Date of Award

5-2023

Document Type

Dissertation

Degree Name

Ph.D.

Department

Computing

Committee Chair

Debra Chapman, Ph.D.

Advisor(s)

Dr. Jeffrey Landry, Dr. Philip Menard, Dr. David Bourrie

Abstract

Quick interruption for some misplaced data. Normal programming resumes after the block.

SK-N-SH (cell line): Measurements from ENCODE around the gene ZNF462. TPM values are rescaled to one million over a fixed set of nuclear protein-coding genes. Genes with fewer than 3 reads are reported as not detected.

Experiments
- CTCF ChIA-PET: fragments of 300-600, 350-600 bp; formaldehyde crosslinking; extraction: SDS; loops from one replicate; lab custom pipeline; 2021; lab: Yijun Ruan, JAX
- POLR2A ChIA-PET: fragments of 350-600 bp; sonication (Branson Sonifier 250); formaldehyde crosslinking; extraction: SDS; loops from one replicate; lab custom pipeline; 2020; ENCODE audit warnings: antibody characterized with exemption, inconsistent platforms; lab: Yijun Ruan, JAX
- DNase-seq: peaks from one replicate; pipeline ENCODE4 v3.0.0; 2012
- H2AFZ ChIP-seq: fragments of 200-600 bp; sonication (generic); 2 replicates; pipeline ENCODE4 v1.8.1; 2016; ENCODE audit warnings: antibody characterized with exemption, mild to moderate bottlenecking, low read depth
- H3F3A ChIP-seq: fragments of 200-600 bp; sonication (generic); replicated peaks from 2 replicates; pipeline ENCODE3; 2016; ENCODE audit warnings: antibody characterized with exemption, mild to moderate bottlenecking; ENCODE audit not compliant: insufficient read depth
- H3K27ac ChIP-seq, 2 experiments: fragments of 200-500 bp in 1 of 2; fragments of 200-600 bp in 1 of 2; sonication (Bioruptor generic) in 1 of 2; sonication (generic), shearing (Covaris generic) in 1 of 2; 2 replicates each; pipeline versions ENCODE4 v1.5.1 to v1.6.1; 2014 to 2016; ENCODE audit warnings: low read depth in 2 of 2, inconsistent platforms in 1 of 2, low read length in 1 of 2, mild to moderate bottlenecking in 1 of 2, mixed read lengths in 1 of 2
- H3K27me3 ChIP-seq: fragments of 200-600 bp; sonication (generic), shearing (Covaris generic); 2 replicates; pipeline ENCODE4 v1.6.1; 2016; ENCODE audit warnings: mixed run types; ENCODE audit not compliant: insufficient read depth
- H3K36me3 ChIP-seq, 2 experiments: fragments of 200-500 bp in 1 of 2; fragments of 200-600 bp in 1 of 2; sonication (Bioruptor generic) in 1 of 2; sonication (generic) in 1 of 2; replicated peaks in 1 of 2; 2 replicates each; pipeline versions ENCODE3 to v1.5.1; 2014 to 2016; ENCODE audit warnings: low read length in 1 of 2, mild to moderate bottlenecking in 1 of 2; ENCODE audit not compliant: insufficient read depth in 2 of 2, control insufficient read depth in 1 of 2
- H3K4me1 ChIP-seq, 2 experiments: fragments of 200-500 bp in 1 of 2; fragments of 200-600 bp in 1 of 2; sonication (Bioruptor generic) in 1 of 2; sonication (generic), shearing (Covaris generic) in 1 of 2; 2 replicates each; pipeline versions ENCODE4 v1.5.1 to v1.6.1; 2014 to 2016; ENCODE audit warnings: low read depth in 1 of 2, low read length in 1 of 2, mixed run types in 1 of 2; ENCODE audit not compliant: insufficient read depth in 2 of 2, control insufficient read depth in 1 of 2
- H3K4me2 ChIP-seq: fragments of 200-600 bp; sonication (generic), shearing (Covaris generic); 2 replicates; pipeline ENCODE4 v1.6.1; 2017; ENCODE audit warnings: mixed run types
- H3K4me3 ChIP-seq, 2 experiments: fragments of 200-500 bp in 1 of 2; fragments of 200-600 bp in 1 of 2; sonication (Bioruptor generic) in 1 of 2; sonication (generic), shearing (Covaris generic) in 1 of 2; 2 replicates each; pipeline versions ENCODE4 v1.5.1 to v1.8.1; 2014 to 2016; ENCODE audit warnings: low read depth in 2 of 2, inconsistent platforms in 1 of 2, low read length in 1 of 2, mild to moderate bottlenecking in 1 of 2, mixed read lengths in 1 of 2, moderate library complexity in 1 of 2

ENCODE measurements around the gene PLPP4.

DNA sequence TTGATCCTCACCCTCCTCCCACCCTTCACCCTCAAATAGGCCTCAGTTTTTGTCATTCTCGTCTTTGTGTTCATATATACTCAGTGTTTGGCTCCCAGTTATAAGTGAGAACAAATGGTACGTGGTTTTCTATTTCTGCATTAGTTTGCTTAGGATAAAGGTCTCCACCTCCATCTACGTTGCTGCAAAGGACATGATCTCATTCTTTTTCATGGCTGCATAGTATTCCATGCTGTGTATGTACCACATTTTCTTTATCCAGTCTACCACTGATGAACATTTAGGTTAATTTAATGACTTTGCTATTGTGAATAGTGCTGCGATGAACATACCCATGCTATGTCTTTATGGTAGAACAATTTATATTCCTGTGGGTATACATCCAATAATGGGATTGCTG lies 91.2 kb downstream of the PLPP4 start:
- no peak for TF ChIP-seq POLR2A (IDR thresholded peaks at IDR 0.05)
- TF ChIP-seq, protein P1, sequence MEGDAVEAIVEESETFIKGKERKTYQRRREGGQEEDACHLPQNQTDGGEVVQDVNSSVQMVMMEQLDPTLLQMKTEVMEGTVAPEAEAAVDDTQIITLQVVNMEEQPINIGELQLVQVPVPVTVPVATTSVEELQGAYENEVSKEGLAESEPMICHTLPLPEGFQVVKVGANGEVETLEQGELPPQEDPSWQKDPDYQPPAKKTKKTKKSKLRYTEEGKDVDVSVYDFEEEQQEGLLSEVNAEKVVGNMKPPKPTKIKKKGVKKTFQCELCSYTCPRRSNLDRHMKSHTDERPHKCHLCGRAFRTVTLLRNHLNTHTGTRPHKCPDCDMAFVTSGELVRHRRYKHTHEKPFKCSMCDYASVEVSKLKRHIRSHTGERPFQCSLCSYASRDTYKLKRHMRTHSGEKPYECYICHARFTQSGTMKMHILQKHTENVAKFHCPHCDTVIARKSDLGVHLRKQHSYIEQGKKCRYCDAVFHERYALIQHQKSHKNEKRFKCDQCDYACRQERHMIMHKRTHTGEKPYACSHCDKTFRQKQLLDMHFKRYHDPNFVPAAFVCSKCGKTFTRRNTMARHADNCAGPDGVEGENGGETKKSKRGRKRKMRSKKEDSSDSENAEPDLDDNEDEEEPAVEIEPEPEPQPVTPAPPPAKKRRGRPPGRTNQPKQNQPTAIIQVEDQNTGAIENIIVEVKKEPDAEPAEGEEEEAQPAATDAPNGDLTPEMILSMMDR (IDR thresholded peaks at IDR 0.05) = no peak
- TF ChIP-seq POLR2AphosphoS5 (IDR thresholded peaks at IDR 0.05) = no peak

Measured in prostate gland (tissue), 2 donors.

The purpose of this study was to determine if the use of Real-World Experiences in Active Learning (R.E.A.L.) impacted student learning outcomes in an undergraduate information systems (IS) data communication and networking course. A quasi-experimental, quantitative approach was used to investigate whether the R.E.A.L. treatments, used as active learning strategies, significantly impacted student performance, short-term retention, long-term retention, and student engagement. The data collection was completed in one semester. Participants were students enrolled in an IS data communication and networking course during the Fall 2019 semester. The students, enrolled in the two sections of the course, were taught using a crossover design where each student received eight treatments. The researcher of the study served as the instructor for both sections. The research question and four hypotheses were analyzed using repeated measures MANCOVA and multi-level modeling (MLM). After a statistical analysis of the direct effects of the R.E.A.L. treatments on student performance, short term retention, long term retention, and engagement, none of the four hypotheses were fully supported. The results indicated that the R.E.A.L. xiii treatments did not significantly impact the student learning outcomes from the course. Research findings partially supported hypothesis H1 indicating that age, ethnicity, and major have some influence on students’ performance and age may have some influence on short-term retention. Statistically significant results were obtained for the H1a Network treatment (F(1,28) = 6.033, p = 0.021, partial η2 = 0.177), meaning that the mean for the H1a Network treatment (M = 90.842) was significantly different than the lecture mean (M = 75.533). The H1b Handshake treatment (F(1,28) = 15.405, p = .001, partial η2 = 0.355) and the H1c Wireless treatment (F(1,28) = 11.385, p = .002, partial η2 = 0.289) produced results in the reverse direction of what was hypothesized, meaning that the mean for the H1b Handshake treatment (M = 49.800) and the H1c Wireless treatment (M = 86.842) were significantly lower than the lecture means for both hypothesis tests. Research findings partially supported hypothesis H2 indicating that age may have influence on short-term retention. Statistically significant results were obtained for the H2e Network speed treatment (F(1,28) = 5.709, p = 0.024, partial η2 = 0.164) and H2f Network management treatment (F(1,28) = 5.654, p = 0.024, partial η2 = 0.163). However, findings from the MLM post hoc tests of direct, interaction, and indirect effects did show some areas for future work in certain demographics, especially gender and ethnicity. Findings of the study were not shown to be significant however, the post hoc testing revealed areas where future work could be beneficial.

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